_smm_max_size                       = 184320 KB
  _smm_px_max_size                    = 921600 KB
  _cpu_to_io                          = 0
  _optimizer_undo_cost_change         = 10.2.0.5
  parallel_query_mode                 = enabled
  parallel_dml_mode                   = disabled
  parallel_ddl_mode                   = enabled
  optimizer_mode                      = all_rows
... 

Well, the 10053 portion of the trace file did not reveal much of a difference, other than parallel execution being disabled in Standard Edition, while it is enabled in Enterprise Edition.  Let’s take a look at the 10046 portion of the trace file, specifically the retrieval of the first 2,001 rows.

Standard Edition (obj# 47847 is the table T1, obj# 47848 is the index):

PARSE #20:c=15600,e=27480,p=0,cr=0,cu=0,mis=1,r=0,dep=0,og=1,tim=141267613561
EXEC #20:c=0,e=25,p=0,cr=0,cu=0,mis=0,r=0,dep=0,og=1,tim=141267613640
WAIT #20: nam='SQL*Net message to client' ela= 1 driver id=1413697536 #bytes=1 p3=0 obj#=-1 tim=141267613658
WAIT #20: nam='db file sequential read' ela= 19084 file#=8 block#=8204 blocks=1 obj#=47848 tim=141267632782
WAIT #20: nam='db file sequential read' ela= 7665 file#=8 block#=8535 blocks=1 obj#=47848 tim=141267640532
WAIT #20: nam='db file scattered read' ela= 21195 file#=8 block#=8225 blocks=8 obj#=47848 tim=141267661785
WAIT #20: nam='db file scattered read' ela= 19110 file#=7 block#=3081 blocks=8 obj#=47847 tim=141267680973
FETCH #20:c=0,e=67348,p=18,cr=4,cu=0,mis=0,r=1,dep=0,og=1,tim=141267681023
WAIT #20: nam='SQL*Net message from client' ela= 293 driver id=1413697536 #bytes=1 p3=0 obj#=47847 tim=141267681352
WAIT #20: nam='db file sequential read' ela= 41703 file#=7 block#=3880 blocks=1 obj#=47847 tim=141267723105
WAIT #20: nam='SQL*Net message to client' ela= 0 driver id=1413697536 #bytes=1 p3=0 obj#=47847 tim=141267723145
WAIT #20: nam='db file scattered read' ela= 18782 file#=7 block#=4273 blocks=8 obj#=47847 tim=141267741978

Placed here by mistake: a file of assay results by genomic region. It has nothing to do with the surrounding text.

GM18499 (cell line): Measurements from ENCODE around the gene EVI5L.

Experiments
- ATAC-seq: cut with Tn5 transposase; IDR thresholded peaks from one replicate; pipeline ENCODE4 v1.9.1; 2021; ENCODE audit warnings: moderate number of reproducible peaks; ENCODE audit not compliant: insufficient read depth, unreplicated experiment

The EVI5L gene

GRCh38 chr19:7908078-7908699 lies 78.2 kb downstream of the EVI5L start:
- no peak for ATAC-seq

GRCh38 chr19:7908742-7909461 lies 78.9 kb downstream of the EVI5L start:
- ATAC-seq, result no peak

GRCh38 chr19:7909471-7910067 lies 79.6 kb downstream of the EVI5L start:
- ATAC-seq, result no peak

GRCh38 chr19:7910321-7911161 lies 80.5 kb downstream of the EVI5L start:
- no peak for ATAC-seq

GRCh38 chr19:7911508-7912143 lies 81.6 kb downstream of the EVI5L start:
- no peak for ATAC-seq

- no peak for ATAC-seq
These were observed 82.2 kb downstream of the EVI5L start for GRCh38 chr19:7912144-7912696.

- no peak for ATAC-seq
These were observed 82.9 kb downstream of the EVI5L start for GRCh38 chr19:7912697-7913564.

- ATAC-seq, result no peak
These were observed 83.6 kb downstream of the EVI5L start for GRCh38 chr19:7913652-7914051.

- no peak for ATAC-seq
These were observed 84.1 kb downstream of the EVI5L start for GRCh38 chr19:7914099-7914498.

WAIT #20: nam='db file scattered read' ela= 16561 file#=7 block#=6857 blocks=8 obj#=47847 tim=141267758605
WAIT #20: nam='db file scattered read' ela= 32914 file#=8 block#=25 blocks=8 obj#=47847 tim=141267791584
WAIT #20: nam='db file scattered read' ela= 21405 file#=8 block#=825 blocks=8 obj#=47847 tim=141267813063
WAIT #20: nam='db file scattered read' ela= 16306 file#=8 block#=1617 blocks=8 obj#=47847 tim=141267829447
WAIT #20: nam='db file scattered read' ela= 11456 file#=8 block#=2417 blocks=8 obj#=47847 tim=141267840982
WAIT #20: nam='db file scattered read' ela= 17458 file#=8 block#=5817 blocks=8 obj#=47847 tim=141267858514
WAIT #20: nam='db file scattered read' ela= 6765 file#=8 block#=6337 blocks=8 obj#=47847 tim=141267865352
WAIT #20: nam='db file scattered read' ela= 21666 file#=7 block#=3881 blocks=8 obj#=47847 tim=141267887503
WAIT #20: nam='SQL*Net more data to client' ela= 33 driver id=1413697536 #bytes=2001 p3=0 obj#=47847 tim=141267887676
WAIT #20: nam='SQL*Net more data to client' ela= 18 driver id=1413697536 #bytes=2001 p3=0 obj#=47847 tim=141267888243
FETCH #20:c=0,e=207317,p=73,cr=1003,cu=0,mis=0,r=1000,dep=0,og=1,tim=141267888690
WAIT #20: nam='SQL*Net message from client' ela= 1209 driver id=1413697536 #bytes=1 p3=0 obj#=47847 tim=141267889922